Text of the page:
Delores Stevenson still grieves the loss of her niece Nadine Machiskinic. The 29-year-old mother of four was found at the bottom of a hotel laundry chute in January 2015. “It’s been a struggle to get the truth about what happened to Nadine. I know I’m not going to get all the answers that I need, but I know that the Ministry of Justice and the coroner’s office does have a big part to play in how this is happening,” Stevenson said. The coroner found Machiskinic’s death accidental.
Several people are in custody after Regina police searched a home in the 2000-block of Princess Street on Thursday. Police said they obtained a search warrant after identifying a home as a site of criminal activity, believing there would be firearms present. Both SWAT and crisis negotiators were involved. Several people exited the house and were taken into police custody before 4:30 p.m. There are no updates on any charges.
City council largely supports the idea of Regina Police Service taking over the old STC bus station, but there are questions. “I’m still on the fence about this, even though I want to see it go before council,” Coun. Andrew Stevens said. The price tag for the project is $37 million. City administration wants to see that money come from reserves. “This is why we have reserves, to seize opportunities,” Mayor Michael Fougere said.
Muck Rack makes it simple to find people, tweets, or articles that mention any name, keyword, company, hashtag etc. We've compiled this guide to help you make the most of your search.
Selecting a term
Start searching tweets, articles from media outlets, articles mentioned in tweets, journalists'
names, titles and bios with some suggested searches:
Companies or Topics (e.g. iPhone, Microsoft)
Phrases (e.g. "cloud computing") — use quotes to keep the terms together
Twitter handles (e.g. @username) — returns those who have mentioned or replied to
Names (e.g. "David Pogue")
Hashtags (e.g. #sxsw, #london2012)
Bio details (e.g. vegan, Olympics, father)
Muck Rack's Advanced Search allows for many boolean operators.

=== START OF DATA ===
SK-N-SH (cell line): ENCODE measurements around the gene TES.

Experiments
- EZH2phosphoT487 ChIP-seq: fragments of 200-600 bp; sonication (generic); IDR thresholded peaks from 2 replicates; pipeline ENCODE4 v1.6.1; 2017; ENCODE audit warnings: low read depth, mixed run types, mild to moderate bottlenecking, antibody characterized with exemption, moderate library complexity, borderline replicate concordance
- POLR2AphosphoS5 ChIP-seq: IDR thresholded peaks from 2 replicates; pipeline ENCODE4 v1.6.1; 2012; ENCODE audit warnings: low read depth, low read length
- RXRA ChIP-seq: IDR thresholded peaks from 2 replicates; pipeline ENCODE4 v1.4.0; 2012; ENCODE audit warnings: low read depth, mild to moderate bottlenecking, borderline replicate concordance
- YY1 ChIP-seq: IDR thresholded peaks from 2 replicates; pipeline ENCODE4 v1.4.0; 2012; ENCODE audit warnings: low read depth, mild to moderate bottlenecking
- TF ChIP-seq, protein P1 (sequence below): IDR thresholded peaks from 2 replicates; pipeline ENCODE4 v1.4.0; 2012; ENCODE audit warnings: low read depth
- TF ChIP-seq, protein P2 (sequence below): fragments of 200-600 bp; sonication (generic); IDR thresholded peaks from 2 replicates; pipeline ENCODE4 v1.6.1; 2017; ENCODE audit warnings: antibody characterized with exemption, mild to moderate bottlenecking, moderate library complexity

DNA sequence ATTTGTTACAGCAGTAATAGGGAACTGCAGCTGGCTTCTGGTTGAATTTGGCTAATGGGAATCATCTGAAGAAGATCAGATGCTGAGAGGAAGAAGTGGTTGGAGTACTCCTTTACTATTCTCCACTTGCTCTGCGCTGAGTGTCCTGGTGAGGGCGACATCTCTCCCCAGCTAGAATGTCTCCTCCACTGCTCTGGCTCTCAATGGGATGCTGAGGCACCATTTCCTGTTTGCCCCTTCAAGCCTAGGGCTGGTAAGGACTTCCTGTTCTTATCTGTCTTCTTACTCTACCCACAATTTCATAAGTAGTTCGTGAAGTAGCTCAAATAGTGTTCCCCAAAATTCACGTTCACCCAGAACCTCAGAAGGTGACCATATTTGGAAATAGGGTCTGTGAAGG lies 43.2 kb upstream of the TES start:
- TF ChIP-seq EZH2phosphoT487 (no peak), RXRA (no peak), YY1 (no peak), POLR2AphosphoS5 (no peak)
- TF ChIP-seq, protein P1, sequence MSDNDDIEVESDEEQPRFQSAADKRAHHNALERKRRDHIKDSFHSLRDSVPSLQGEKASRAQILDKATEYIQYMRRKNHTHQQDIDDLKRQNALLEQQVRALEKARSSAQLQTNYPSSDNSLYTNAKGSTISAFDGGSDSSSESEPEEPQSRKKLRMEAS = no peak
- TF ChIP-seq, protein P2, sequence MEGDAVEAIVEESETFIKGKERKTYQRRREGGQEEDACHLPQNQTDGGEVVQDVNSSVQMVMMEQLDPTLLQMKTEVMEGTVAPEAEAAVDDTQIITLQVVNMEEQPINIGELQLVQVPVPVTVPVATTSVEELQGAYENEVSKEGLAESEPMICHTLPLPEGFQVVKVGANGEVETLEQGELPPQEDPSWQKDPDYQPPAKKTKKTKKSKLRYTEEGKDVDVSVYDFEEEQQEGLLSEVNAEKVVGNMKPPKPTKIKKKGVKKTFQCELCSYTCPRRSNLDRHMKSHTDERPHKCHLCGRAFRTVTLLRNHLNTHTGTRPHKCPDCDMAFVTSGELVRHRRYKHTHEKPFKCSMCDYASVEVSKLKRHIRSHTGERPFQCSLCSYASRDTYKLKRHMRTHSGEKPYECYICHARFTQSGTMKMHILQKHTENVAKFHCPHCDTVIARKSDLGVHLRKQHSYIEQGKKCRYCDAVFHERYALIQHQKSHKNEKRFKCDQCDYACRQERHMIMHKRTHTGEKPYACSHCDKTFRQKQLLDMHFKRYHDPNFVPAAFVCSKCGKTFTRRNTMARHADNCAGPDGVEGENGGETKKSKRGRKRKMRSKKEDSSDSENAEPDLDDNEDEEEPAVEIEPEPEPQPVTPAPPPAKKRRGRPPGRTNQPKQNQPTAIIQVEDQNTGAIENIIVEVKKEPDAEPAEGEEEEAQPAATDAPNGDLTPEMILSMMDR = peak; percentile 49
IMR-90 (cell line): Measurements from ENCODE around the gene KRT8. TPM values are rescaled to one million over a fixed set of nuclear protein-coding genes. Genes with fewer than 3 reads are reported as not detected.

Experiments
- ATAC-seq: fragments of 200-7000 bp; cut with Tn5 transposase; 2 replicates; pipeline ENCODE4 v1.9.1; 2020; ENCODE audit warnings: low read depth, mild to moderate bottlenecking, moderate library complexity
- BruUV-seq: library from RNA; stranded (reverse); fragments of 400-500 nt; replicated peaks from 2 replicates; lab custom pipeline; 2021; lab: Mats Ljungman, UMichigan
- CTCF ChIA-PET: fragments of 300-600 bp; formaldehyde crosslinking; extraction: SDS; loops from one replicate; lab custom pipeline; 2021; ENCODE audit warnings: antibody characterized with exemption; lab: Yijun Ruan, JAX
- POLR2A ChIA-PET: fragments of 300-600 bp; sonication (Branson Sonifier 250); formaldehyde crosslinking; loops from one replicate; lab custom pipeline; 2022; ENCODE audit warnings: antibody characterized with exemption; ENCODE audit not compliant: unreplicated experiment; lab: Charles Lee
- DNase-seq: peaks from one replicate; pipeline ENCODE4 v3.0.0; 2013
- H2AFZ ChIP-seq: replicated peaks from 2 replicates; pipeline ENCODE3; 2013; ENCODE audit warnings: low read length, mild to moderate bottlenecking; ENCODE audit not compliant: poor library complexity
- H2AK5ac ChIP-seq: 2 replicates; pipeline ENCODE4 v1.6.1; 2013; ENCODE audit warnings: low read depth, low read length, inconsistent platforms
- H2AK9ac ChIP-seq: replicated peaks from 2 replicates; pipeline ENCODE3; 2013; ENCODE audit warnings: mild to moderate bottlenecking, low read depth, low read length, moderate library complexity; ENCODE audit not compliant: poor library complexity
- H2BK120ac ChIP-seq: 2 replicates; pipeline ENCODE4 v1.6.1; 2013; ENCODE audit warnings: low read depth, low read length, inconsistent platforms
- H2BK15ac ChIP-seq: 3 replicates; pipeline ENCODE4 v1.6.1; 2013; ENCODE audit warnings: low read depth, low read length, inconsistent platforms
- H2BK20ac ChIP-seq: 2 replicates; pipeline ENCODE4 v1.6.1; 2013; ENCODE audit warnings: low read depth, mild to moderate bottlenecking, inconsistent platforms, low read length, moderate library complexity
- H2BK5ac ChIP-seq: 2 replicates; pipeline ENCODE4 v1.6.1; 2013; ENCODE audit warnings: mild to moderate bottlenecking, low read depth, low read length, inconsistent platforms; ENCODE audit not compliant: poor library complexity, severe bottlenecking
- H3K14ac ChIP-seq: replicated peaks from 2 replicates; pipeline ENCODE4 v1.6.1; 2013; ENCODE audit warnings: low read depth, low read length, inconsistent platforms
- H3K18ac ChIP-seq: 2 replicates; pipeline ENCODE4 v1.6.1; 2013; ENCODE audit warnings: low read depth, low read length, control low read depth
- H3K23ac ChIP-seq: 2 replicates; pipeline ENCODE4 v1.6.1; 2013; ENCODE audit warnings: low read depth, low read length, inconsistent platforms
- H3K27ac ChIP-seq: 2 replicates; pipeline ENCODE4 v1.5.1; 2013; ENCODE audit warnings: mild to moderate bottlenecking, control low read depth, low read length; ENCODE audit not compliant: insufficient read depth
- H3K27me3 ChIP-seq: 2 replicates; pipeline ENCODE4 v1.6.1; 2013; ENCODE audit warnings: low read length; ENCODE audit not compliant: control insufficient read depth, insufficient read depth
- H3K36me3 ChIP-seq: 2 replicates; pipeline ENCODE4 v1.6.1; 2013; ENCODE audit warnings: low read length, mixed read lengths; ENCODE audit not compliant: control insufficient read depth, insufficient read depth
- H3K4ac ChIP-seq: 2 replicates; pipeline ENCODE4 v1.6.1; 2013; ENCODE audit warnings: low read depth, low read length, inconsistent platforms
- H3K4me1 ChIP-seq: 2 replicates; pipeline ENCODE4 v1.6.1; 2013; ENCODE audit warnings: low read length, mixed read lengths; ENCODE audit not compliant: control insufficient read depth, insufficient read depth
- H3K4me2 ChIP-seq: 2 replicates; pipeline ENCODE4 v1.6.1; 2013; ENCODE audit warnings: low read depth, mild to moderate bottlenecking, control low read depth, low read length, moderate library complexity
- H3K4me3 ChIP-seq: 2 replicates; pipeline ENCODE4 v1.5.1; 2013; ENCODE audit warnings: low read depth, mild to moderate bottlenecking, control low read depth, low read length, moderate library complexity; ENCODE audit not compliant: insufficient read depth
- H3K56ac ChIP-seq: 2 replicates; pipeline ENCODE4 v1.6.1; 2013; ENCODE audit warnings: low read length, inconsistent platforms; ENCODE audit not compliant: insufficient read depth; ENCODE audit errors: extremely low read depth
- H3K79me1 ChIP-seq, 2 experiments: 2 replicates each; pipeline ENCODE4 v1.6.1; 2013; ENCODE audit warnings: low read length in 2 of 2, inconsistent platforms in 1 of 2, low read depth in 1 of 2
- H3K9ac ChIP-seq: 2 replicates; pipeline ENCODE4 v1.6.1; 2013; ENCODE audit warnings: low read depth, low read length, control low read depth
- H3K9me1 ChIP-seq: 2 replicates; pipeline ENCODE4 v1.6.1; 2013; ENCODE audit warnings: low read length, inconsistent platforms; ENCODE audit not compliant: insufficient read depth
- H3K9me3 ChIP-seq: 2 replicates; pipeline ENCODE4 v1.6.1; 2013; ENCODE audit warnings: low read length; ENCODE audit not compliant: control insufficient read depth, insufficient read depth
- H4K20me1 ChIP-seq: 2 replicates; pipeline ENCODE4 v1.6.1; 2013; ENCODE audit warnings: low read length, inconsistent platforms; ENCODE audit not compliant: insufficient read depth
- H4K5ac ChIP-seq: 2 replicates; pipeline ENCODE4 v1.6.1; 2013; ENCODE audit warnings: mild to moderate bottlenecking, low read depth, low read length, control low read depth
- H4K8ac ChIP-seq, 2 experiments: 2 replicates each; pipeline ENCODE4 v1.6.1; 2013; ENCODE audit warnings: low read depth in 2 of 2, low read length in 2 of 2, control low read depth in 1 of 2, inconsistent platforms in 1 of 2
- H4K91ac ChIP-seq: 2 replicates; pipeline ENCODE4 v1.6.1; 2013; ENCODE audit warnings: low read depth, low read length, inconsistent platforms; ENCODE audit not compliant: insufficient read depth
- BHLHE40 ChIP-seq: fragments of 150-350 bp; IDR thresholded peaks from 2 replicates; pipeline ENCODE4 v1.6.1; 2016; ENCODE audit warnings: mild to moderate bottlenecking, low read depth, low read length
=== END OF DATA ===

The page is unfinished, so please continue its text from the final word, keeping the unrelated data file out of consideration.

Find results that mention multiple specified terms, use AND or
+. For example, ensure each result contains both Elon Musk and Mark Zuckerberg by
searching Musk AND Zuckerberg or Musk + Zuckerberg.
Use the operators OR or , to broaden your search when you'd like either of
multiple terms to appear in results. (This is the default behavior of our search when no operators
are used). For example, results will contain either cake or cookie by searching cake OR cookie or cake,cookie
Use NOT or - to subtract results from your search. For
example, searching Disney will yield results about the Walt Disney Company as well as Walt Disney
World Resort. To exclude mentions of Disney World, search for Disney -World or Disney
When using one of these operators with a phrase, enclose it in quotation marks. For example, you can
find results about smartphones excluding Apple's iPhone 4S by searching smartphone -"iPhone
Exact case matching or punctuation
If you're searching for a brand name or keyword that relies on specific punctuation marks or capitalization, you can
find results that match your exact query by adding matchcase: before the keyword you're searching for, like matchcase:E*TRADE .
Use parentheses to separate multiple
boolean phrases. For example, to find journalists talking about having fun in Disney World or
Disneyland, search for ("disney world" OR disneyland) AND fun.
An asterisk can be used to search for any variation of a root word truncated by the asterisk. For example, searching for admin* will return results for administrator, administration, administer, administered, etc.
A near operator is an AND operator where you can control the distance between the words. You can vary the distance the near operation uses by adding a forward slash and number (between 0-99) such as strawberries NEAR/10 "whipped cream", which means the strawberries must exist within 10 words of "whipped cream".